Should Ike have to deal with opponents close in, he can easily use his competent jab to either put the spacing back on or to transfer to a throw, with either the back or forward variants capable of putting the opponent in a vulnerable position should they be at the edge. Though more effective as a KO move, Ike's back aerial is amazingly fast and can catch opponents off-guard but has high ending lag, should the player be in a position to chase or attack in-close. If the close-in war is being waged at the edge, Ike can be an effective edge guarder, having his long-ranged forward aerial, his down tilt meteor smash, his Aether special, and his deadly down aerial meteor smash or back aerial as options to harass the opponent (as well as the aforementioned jab/throws). Ike is also one of the game's deadliest air-dodge/roll trappers, given his far-reaching forward smash and its tremendous power; it is a useful move so long as Ike is never predictable with it. Up-smash can be also be used in this fashion due to its similarly wide sweeping motion, and is preferable to Ike's down-smash for punishing excessive rolling and also giving him the ability to have a surprisingly long hyphen smash considering his dash speed.
However, Ike definitely has his drawbacks. His dash speed is fairly slow, and he is a somewhat tall target. His Counter is quite slow, requiring some prediction to use effectively (it takes approximately six frames longer than Marth's counter compared to Marth's which takes only four frames for the counter frames to start). On the other hand, Ike's counter frames end six frames later than Marth's (both of their counters last for about 59 frames, 23 of them being counter frames), making him less vulnerable afterwards. His throws do low damage. Ike's recovery is also somewhat predictable, because he has a short double jump and only two main recovery moves (Quick Draw and Aether) which have limited trajectories and cannot both be used in the same recovery. Quick Draw needs to be charged to get far, and is easily blocked by anyone willing to get hit by it before Ike can reach the ledge, making him extremely vulnerable to low-angle attacks and edge guarding. Aether is very predictable but also difficult to guard against by any character with short ranged attack, due to the knockback resistance the move grants and the fact that Ike's sword reaches the ledge long before he does. Still, he is vulnerable to edgehogging as it does not grab the ledge until he is descending with the attack and most characters have at least one attack that can knock Ike out of Aether. It is also vulnerable to gimps from moves that push others away (e.g. Mario's F.L.U.D.D. or Squirtle's Water Gun). Also, Ike lacks a projectile, and is himself extremely vulnerable to projectile camping from characters such as Falco and Pikachu. His attacks can generally be avoided/dodged easily because of the massive starting lag on all of his attacks. Additionally, he is one of the easiest character in the game to punish a missed move due to the extreme ending lag on his attacks and extreme unsafeness on his moves when shielded. Because he is a large heavyweight with fast falling speed, he is susceptible to chain grabs and walls of pain.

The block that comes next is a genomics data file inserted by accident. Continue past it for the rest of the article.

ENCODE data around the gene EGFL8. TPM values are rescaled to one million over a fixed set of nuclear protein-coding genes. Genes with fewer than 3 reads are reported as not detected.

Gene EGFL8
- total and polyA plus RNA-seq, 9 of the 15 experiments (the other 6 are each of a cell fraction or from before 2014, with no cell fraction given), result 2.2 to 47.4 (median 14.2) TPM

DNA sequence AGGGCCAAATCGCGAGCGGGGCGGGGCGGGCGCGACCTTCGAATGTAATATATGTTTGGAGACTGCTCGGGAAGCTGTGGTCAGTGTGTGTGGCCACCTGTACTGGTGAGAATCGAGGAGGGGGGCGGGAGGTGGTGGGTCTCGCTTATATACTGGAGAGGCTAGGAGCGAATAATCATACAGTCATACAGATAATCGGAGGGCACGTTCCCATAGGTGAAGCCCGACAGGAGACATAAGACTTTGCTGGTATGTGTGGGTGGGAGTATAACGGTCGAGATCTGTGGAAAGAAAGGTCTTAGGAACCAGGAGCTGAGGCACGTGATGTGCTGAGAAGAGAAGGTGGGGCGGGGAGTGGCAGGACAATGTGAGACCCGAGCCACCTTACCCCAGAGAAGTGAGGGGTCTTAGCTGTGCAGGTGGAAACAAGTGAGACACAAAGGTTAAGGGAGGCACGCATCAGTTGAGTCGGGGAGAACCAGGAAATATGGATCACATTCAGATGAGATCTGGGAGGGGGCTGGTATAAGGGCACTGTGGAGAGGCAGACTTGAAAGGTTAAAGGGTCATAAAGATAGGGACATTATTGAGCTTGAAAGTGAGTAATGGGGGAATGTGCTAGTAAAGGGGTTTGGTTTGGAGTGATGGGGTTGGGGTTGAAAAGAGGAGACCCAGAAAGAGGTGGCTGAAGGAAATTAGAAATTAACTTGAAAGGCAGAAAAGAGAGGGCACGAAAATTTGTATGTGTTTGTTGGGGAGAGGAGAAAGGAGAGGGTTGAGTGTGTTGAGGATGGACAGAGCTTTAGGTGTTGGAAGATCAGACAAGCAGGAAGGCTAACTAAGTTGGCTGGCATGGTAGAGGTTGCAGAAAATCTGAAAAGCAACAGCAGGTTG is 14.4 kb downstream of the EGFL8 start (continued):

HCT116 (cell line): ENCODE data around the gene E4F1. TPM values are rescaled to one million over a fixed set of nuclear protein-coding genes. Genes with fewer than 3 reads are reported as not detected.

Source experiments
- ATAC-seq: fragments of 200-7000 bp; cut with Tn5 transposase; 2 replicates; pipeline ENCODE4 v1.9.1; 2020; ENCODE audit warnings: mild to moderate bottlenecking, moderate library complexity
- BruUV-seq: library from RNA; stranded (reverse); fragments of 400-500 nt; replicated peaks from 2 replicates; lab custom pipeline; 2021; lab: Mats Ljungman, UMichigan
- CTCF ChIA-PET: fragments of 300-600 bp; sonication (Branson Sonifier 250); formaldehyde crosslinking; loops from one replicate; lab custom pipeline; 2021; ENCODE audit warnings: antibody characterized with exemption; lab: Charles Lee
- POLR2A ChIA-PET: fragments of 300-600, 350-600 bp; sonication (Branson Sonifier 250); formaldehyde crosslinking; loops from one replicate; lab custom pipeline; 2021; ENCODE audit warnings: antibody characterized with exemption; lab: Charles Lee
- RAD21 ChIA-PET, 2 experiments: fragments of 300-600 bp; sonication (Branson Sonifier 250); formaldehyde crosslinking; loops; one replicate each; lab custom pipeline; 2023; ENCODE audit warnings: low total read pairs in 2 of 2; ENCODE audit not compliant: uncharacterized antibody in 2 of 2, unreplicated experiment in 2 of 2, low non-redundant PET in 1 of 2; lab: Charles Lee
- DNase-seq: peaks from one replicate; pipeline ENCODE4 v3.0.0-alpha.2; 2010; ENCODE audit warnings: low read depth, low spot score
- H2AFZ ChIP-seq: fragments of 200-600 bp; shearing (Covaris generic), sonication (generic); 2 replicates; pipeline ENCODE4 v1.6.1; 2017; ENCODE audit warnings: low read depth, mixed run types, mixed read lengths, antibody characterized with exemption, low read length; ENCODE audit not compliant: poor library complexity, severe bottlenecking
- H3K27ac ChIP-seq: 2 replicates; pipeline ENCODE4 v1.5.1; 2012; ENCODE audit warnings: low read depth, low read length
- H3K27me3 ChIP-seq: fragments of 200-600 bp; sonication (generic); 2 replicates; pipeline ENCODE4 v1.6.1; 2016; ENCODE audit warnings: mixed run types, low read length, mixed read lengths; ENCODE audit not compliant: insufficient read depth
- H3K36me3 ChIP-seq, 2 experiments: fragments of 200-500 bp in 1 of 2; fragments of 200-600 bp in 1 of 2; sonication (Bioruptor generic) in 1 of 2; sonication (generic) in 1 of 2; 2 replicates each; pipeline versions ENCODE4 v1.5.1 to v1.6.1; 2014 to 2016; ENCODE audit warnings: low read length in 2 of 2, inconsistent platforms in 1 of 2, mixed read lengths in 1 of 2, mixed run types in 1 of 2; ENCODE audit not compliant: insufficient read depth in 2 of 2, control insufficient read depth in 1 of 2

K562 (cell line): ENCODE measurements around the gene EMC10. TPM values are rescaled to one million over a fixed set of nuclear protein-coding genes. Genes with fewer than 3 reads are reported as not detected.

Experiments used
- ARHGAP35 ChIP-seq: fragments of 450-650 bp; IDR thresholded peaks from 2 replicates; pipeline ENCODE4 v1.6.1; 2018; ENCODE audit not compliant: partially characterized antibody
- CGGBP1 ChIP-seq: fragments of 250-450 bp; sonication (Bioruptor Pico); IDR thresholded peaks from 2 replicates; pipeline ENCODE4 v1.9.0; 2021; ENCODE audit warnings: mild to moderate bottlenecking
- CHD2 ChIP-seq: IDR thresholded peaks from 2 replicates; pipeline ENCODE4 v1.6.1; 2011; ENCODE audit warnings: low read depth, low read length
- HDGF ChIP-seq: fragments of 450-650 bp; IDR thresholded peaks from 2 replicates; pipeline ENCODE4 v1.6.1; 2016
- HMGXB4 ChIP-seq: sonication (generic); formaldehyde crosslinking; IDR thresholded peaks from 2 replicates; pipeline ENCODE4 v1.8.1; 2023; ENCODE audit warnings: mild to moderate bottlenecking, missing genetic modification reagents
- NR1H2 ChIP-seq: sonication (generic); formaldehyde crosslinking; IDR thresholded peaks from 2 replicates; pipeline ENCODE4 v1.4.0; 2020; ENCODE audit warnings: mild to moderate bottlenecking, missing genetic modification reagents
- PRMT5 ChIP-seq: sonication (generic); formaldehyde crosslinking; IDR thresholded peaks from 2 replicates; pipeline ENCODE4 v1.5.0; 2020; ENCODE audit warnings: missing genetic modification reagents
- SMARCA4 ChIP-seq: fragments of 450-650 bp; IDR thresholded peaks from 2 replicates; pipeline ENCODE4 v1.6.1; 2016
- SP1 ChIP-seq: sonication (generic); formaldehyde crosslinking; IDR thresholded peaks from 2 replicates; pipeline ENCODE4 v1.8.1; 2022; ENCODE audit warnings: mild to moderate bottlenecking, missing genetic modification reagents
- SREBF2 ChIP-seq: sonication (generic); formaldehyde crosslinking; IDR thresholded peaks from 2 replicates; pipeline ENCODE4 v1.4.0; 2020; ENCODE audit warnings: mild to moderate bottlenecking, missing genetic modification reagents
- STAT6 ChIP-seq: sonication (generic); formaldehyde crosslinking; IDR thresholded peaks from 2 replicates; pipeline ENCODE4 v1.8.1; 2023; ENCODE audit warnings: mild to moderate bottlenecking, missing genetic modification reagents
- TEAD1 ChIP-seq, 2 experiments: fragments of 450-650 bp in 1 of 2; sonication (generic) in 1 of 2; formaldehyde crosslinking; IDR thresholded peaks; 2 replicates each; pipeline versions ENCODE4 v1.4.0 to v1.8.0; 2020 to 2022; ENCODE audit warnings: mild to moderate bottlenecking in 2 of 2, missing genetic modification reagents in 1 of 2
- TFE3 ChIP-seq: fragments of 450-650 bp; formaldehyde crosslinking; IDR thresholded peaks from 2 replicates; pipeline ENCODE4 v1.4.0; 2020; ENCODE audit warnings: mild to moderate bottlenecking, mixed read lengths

In the end, Ike must rely on careful prediction and spacing of the opponent to even land a single attack, much less win the match, but when effectively doing so, smart Ike players can end or mostly obliterate a stock within a matter of seconds. Still, Ike cannot handle many high-level match-ups, due to his lack of fast aerials and slow speed overall that forces over-reliance on the opponent's mistakes.
In competitive play
Tier placement and history